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Racial Preferences in Dating

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  • Raymond Fisman
  • Sheena S. Iyengar
  • Emir Kamenica
  • Itamar Simonson
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    Abstract

    We examine racial preferences in dating. We employ a Speed Dating experiment that allows us to directly observe individual decisions and thus infer whose preferences lead to racial segregation in romantic relationships. Females exhibit stronger racial preferences than males. The richness of our data further allows us to identify many determinants of same-race preferences. Subjects' backgrounds, including the racial composition of the ZIP code where a subject grew up and the prevailing racial attitudes in a subject's state or country of origin, strongly influence same-race preferences. Older subjects and more physically attractive subjects exhibit weaker same-race preferences. Copyright 2008, Wiley-Blackwell.

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    File URL: http://hdl.handle.net/10.1111/j.1467-937X.2007.00465.x
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    Bibliographic Info

    Article provided by Oxford University Press in its journal The Review of Economic Studies.

    Volume (Year): 75 (2008)
    Issue (Month): 1 ()
    Pages: 117-132

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    Handle: RePEc:oup:restud:v:75:y:2008:i:1:p:117-132

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    Cited by:
    1. Barr, Abigail & Dekker, Marleen & Fafchamps, Marcel, 2012. "Bridging the Gender Divide: An Experimental Analysis of Group Formation in African Villages," World Development, Elsevier, vol. 40(10), pages 2063-2077.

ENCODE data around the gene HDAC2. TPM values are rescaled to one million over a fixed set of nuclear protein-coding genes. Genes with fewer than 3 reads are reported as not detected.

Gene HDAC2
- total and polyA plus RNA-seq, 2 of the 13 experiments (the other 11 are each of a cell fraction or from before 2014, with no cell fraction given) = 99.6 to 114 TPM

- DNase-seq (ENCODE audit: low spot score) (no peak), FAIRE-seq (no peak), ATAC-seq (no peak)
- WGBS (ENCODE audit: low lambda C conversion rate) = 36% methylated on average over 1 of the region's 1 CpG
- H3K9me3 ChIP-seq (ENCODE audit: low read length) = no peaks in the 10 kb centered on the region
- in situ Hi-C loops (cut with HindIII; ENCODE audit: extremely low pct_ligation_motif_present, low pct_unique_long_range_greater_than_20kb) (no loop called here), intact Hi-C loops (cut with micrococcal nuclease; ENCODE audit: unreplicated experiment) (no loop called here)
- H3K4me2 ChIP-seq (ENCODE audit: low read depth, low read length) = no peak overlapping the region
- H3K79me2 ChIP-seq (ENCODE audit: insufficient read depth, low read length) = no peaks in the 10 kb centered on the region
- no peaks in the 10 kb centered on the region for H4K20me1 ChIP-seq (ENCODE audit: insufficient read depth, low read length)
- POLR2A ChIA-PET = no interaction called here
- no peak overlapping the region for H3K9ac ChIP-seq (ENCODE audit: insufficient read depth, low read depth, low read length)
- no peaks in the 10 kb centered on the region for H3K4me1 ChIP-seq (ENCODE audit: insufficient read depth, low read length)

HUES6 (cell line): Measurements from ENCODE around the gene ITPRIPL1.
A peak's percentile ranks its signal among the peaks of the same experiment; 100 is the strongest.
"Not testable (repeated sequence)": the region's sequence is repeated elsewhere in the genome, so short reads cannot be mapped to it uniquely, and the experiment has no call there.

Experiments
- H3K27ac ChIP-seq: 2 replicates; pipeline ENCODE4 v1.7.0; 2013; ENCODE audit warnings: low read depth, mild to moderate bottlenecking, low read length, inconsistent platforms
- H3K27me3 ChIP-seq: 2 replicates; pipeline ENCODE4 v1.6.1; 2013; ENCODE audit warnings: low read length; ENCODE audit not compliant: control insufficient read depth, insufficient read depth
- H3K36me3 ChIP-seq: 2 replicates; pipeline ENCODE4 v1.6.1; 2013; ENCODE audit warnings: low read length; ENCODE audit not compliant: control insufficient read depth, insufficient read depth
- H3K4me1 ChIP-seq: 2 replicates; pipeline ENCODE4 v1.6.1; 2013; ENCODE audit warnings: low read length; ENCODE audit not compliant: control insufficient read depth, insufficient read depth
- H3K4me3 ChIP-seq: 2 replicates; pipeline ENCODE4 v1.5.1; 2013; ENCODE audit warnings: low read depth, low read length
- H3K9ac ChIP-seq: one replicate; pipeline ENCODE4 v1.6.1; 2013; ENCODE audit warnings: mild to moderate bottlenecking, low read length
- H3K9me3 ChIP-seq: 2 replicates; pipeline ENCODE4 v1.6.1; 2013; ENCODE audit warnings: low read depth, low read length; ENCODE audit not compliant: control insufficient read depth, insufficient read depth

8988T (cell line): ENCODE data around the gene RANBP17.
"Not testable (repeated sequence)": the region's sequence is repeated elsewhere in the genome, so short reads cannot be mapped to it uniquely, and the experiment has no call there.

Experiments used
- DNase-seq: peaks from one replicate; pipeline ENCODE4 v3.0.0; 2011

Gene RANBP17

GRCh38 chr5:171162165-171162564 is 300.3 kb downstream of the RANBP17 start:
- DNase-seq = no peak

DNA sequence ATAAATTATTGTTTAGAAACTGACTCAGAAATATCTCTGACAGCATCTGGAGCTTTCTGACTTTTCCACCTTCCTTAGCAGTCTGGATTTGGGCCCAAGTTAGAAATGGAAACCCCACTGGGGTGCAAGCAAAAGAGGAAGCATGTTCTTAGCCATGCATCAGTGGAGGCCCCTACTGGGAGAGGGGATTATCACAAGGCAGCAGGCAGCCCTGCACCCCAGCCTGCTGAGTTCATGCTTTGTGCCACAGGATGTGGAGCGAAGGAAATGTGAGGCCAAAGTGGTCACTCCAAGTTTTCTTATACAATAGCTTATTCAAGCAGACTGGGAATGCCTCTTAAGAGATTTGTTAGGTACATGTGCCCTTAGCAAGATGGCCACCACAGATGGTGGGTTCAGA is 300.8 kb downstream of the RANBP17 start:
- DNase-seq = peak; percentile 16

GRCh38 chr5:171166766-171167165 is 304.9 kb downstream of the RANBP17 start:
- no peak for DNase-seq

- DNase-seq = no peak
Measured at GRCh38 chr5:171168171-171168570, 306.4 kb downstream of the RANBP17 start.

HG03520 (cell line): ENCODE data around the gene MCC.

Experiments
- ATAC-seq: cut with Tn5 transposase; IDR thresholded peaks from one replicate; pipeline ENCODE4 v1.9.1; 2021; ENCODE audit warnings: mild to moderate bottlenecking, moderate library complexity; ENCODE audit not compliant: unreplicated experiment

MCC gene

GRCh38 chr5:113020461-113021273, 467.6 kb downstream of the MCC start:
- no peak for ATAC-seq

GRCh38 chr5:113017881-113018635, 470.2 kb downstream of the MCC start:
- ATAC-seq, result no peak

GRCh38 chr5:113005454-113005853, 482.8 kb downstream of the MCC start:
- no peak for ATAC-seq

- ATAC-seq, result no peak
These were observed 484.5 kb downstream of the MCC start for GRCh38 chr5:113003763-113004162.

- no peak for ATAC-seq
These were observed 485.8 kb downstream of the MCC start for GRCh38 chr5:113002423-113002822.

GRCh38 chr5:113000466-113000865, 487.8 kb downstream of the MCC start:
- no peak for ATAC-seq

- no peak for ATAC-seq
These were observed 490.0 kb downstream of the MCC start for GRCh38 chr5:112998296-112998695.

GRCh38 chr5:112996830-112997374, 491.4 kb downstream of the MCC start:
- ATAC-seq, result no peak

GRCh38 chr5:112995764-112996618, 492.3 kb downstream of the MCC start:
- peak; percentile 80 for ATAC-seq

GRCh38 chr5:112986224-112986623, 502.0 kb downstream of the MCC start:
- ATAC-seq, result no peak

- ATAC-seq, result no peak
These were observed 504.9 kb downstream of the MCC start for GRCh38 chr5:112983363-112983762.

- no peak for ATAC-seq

2. Baccara, Mariagiovanna & Collard-Wexler, Allan & Felli, Leonardo & Yariv, Leeat, 2010. "Gender and Racial Biases: Evidence from Child Adoption," CEPR Discussion Papers 7647, C.E.P.R. Discussion Papers.
    3. Abhijit Banerjee & Esther Dufloi & Maitreesh Ghatak & Jeanne Lafortune, 2012. "Marry for What? Caste and Mate Selection in Modern India," Documentos de Trabajo 423, Instituto de Economia. Pontificia Universidad Católica de Chile..
    4. Margherita Comola & Marcel Fafchamps, 2009. "Testing Unilateral and Bilateral Link Formation," CSAE Working Paper Series 2009-13, Centre for the Study of African Economies, University of Oxford.
    5. Jason M. Fletcher & Stephen L. Ross & Yuxiu Zhang, 2013. "The Determinants and Consequences of Friendship Composition," Working papers 2013-31, University of Connecticut, Department of Economics.
    6. Günter Hitsch & Ali Hortaçsu & Dan Ariely, 2010. "What makes you click?—Mate preferences in online dating," Quantitative Marketing and Economics, Springer, vol. 8(4), pages 393-427, December.
    7. Chunbei Wang & Le Wang, 2012. "The effects of 9/11 on intermarriage between natives and immigrants to the U.S," Review of Economics of the Household, Springer, vol. 10(2), pages 171-192, June.
    8. Andrew Zuppann, 2011. "The Impact of Emergency Contraception on Dating and Marriage," Working Papers 201310815, Department of Economics, University of Houston.
    9. Nicolas Gérard Vaillant & François-Charles Wolff, 2010. "Positive and negative preferences in human mate selection," Working Papers hal-00455160, HAL.

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